Come As You Are
The answer of whether or not you will like Theresa Weir’s Come As You Are depends on how much escapism you need in a story versus your willingness to delve into a dark character study of girl with serious issues. You won’t smile a lot reading this book, but you will probably keep turning the pages to see what happens. At least this was my experience.
While everyone around her thinks the death of her father is tragic, twenty-two-year-old Molly Young knows the truth. Beneath his upstanding college professor persona, Molly’s adoptive father was a monster. She’s glad he’s gone, and even faking any real grief during his wake proves too much to handle. Needing to escape, Molly bolts to the nearest bar. After a few too many, she wakes up in bed with a complete stranger and little memory of how she got there or what happened during the night. Slinking away before the mystery guy wakes up, she heads home for a shower and some aspirin before an appointment with her father’s attorney who wants to discuss something important about her father’s will. What Molly never expects is to find the stranger from the night before sitting in the attorney’s office.
Ian Young has been summoned from California to Minneapolis because his birth father, a man he’s never met, has died and left Ian everything. His house. His savings. A “half-sister” that Ian never even knew he had. This fact is even more troublesome considering that Ian came thisclose to sleeping with a drunken Molly the night before. Despite the fact that nothing happened between them, his (eventual) discovery that Molly was adopted and not actually a blood relative is a huge relief. Not so comforting to Ian is the fact that all Molly’s father has left her is the token sum of $500 that precludes her from contesting his will.
Feeling guilty that Molly is basically disinherited, Ian tells her she is welcome to live in the house until he decides what he wants to do with it. Molly refuses, having moved out years ago and not willing to return to a place so full of bad memories. But due to a culmination of circumstances, Molly finds that she has no choice but to return to her childhood home. When she arrives, she sees that Ian has been busy tearing out carpeting and getting rid of old furniture and junk. He expects her to be upset by the changes he’s made, however Molly is thrilled. She rolls up her sleeves and picks up a paintbrush, ready to help.
As they work together to remove the shadows from the house, Ian and Molly finally consummate what started the night of their father’s funeral. Their sexual connection is solid, but Molly refuses to allow herself to get truly close to anyone. Every relationship she’s ever begun has come with a built-in expiration date – the moment when the guy wants to know more about her. When that happens, Molly bolts without any regrets or sad feelings. Except this time, when Ian tries to get closer and she pushes him away, she finds it’s not without real pain. When Ian finally figures out her secret and then discovers something shocking about Molly’s past, it may be just the thing she needs to finally begin the long process of healing.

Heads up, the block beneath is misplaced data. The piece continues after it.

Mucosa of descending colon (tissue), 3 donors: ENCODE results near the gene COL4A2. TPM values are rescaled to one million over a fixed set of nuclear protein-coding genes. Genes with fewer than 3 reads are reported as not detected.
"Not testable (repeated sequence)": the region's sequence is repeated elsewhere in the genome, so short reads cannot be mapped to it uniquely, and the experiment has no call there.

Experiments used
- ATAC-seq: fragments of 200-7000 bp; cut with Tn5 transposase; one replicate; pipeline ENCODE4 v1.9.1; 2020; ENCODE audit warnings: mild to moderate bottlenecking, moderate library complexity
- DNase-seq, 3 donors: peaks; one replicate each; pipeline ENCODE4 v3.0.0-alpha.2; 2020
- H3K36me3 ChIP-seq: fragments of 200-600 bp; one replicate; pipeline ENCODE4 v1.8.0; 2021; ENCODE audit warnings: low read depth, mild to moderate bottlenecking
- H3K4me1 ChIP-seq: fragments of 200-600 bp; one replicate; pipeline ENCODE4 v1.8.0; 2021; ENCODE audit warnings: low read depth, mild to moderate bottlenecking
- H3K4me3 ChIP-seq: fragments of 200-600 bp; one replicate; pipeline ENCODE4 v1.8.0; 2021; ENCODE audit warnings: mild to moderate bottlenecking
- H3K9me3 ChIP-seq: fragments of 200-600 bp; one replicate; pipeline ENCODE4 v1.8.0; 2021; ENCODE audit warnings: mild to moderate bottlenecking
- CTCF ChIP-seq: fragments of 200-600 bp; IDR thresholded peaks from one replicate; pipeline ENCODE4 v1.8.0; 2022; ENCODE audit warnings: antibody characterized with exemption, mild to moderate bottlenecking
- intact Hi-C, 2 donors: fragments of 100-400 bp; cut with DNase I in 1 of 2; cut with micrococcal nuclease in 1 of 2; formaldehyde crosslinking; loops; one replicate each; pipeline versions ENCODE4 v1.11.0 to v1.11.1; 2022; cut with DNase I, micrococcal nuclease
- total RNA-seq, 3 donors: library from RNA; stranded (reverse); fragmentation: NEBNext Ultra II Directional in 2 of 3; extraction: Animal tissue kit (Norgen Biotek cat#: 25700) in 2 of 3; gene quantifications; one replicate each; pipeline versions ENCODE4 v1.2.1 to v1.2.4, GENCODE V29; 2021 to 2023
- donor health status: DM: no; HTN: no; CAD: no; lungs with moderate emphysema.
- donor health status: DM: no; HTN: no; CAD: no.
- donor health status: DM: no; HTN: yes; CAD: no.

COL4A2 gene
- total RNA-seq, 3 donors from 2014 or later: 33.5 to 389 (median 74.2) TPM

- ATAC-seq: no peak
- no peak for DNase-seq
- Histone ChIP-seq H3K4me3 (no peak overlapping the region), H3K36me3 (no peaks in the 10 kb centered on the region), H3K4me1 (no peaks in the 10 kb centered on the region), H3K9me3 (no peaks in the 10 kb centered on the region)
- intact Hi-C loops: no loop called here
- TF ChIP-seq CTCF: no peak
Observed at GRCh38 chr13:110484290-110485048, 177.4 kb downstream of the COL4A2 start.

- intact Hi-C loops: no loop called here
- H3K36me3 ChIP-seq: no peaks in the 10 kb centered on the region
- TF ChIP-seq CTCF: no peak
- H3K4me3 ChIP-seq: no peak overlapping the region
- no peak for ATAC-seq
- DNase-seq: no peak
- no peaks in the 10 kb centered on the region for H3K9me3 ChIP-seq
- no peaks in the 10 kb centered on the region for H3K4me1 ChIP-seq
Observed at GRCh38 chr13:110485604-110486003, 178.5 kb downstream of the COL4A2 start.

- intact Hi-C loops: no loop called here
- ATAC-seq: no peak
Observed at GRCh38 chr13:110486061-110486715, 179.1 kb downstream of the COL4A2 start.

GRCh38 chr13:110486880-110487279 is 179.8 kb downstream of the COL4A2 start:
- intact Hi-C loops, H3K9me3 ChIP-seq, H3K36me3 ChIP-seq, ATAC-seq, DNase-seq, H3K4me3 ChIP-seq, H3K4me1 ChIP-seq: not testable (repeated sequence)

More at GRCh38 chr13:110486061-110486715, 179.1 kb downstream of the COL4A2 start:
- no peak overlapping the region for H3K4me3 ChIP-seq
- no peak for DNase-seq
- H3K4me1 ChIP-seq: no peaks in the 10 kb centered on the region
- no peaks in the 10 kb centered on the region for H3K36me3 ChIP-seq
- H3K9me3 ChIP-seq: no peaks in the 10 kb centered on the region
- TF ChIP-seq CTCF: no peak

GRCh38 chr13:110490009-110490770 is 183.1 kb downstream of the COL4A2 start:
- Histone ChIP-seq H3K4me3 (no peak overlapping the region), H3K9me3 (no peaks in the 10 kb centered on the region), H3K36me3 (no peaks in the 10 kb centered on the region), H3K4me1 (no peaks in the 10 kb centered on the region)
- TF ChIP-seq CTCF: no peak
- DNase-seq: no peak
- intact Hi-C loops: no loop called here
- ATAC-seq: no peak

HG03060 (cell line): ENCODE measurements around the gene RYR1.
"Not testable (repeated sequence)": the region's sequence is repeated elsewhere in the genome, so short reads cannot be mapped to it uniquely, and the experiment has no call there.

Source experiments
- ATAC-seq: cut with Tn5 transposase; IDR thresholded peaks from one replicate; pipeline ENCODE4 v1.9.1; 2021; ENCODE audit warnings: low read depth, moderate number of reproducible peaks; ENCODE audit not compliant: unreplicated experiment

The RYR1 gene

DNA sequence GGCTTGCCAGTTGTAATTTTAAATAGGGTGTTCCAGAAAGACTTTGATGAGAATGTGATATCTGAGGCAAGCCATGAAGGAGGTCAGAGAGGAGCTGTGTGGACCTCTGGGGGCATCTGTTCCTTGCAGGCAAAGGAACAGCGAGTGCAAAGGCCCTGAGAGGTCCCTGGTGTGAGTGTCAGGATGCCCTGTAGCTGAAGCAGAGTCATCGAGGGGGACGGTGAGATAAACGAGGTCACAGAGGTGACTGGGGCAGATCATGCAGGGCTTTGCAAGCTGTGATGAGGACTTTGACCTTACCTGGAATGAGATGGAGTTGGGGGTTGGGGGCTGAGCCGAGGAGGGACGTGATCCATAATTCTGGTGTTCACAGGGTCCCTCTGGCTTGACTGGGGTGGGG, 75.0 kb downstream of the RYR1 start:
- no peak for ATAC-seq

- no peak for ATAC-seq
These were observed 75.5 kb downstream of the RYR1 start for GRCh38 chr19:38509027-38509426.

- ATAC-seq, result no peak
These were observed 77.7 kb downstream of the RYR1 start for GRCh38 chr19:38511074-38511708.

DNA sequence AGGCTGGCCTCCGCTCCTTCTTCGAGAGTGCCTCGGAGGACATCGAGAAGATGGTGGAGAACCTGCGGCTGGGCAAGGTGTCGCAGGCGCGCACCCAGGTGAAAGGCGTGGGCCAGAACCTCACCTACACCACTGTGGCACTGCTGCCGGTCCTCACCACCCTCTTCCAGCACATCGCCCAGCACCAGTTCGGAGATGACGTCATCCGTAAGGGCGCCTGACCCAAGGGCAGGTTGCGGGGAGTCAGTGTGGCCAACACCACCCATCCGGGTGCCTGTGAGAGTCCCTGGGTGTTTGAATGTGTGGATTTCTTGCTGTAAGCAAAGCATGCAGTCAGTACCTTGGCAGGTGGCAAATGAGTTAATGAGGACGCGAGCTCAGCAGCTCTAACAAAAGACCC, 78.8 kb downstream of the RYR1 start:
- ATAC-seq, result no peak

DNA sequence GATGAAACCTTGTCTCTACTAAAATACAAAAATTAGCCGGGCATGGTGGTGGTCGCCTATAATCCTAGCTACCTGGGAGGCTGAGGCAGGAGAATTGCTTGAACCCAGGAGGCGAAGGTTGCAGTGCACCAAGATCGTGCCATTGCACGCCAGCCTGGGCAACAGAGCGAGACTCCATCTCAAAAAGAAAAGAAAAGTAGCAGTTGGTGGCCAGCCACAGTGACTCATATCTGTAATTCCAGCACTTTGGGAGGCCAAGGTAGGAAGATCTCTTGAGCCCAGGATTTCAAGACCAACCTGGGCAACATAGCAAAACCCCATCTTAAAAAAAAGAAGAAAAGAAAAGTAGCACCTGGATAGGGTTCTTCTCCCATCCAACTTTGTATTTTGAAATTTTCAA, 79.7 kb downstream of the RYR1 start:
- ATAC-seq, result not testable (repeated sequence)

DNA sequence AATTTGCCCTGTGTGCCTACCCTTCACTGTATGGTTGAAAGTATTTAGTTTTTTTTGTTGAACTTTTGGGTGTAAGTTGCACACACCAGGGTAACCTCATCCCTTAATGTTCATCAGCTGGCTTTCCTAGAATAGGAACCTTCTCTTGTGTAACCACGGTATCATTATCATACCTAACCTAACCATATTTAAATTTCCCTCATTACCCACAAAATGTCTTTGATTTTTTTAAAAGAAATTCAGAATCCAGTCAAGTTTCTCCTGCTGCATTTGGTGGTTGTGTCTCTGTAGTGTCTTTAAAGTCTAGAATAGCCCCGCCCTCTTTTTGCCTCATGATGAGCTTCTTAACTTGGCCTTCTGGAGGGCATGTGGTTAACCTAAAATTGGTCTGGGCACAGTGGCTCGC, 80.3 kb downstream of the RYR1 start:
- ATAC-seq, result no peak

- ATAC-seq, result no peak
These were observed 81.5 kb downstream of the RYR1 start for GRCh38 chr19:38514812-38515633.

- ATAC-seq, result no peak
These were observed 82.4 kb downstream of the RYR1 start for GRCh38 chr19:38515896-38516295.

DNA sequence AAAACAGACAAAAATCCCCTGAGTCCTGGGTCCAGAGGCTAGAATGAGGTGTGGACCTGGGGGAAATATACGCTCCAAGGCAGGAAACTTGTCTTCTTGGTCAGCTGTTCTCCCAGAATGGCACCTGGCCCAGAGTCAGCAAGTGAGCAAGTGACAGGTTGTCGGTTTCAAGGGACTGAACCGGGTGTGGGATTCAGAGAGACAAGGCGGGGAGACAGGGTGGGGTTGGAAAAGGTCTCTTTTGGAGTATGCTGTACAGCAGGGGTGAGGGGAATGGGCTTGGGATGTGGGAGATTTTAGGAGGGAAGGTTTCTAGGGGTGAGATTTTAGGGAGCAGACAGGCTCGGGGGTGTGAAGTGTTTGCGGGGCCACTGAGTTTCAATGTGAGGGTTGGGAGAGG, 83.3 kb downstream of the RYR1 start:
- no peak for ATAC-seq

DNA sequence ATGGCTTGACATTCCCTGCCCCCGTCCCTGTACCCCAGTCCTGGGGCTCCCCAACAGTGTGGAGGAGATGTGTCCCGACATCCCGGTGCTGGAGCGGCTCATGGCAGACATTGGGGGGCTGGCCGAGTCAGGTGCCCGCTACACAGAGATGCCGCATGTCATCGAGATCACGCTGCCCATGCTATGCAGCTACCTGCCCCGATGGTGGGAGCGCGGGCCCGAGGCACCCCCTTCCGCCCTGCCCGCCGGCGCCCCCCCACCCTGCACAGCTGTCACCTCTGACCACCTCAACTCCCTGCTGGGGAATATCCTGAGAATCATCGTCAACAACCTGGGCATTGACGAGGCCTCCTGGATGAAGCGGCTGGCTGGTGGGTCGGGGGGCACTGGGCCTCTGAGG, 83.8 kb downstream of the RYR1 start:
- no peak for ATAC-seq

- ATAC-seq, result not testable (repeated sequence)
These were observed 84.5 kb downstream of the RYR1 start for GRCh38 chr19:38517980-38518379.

As a character, Molly is never really very likeable. She’s abrasive, cruel and nearly suicidal through the majority of the book. At different times she faces her car breaking down, sexual mauling by a new roommate, homelessness, and being left pretty much penniless. None of this ever seems to ruffle her, making it very hard for me to relate. She does such a good job pushing people away, the result transcends the page to include the hapless reader. Even so, something about her compelled me to find out how her story ended, much like rubbernecking at a car crash.
Part of the reason for this disconnect, I think, is Weir’s decision to keep Molly’s “secret” for as long as possible. From the first page we know that something about the relationship between Molly and her father was not right, and it’s pretty easy to guess what might have happened. However, we don’t find out for absolute sure until Chapter 24, which is a long time to excuse Molly’s off-putting personality. Too, once the truth is revealed, only the barest details are given. While you may feel validated if you’d guessed correctly, there’s very little of the gasp-inducing shock you’d expect based on the build-up. It’s inarguable that Molly’s father was indeed a monster and that she endured a horrific childhood, but there’s an almost anticlimactic feeling to the whole thing.
As the yin to Molly’s yang, Ian is kind and patient and an upstanding guy, almost too good for someone as messed up as she is. In fact, I’m not even really sure what he saw in Molly that compelled him to stick around, especially given her treatment of him. At least he wasn’t a doormat who took her abuse without fighting back.
Come As You Are is a quick read (my DRC only had 140 pages), and while I found the writing neatly compact and the story briskly told, I had one issue with the pacing. The first half of the book builds up to the relationship between Molly and Ian while the back half covers the aftermath of the relationship’s implosion. Only a paltry chapter or so was given to their time as a couple. While I had no problem believing in the connection between the pair, they spent far more time not being together than actually together.
The story is told from both Molly and Ian’s points-of-view. However, Molly’s parts are in first person while Ian’s are in third person. I’m not sure why this narrative style was chosen, but I found it a bit odd.
As I read back over this review, it seems like I didn’t like this book very much. But that’s not really the case. While I’d never be friends with a real life Molly – she’s simply too hard of a character to ever warm up to – I would listen to her story. If you don’t need a lot of laughs or a flowery love story, you may like it as well.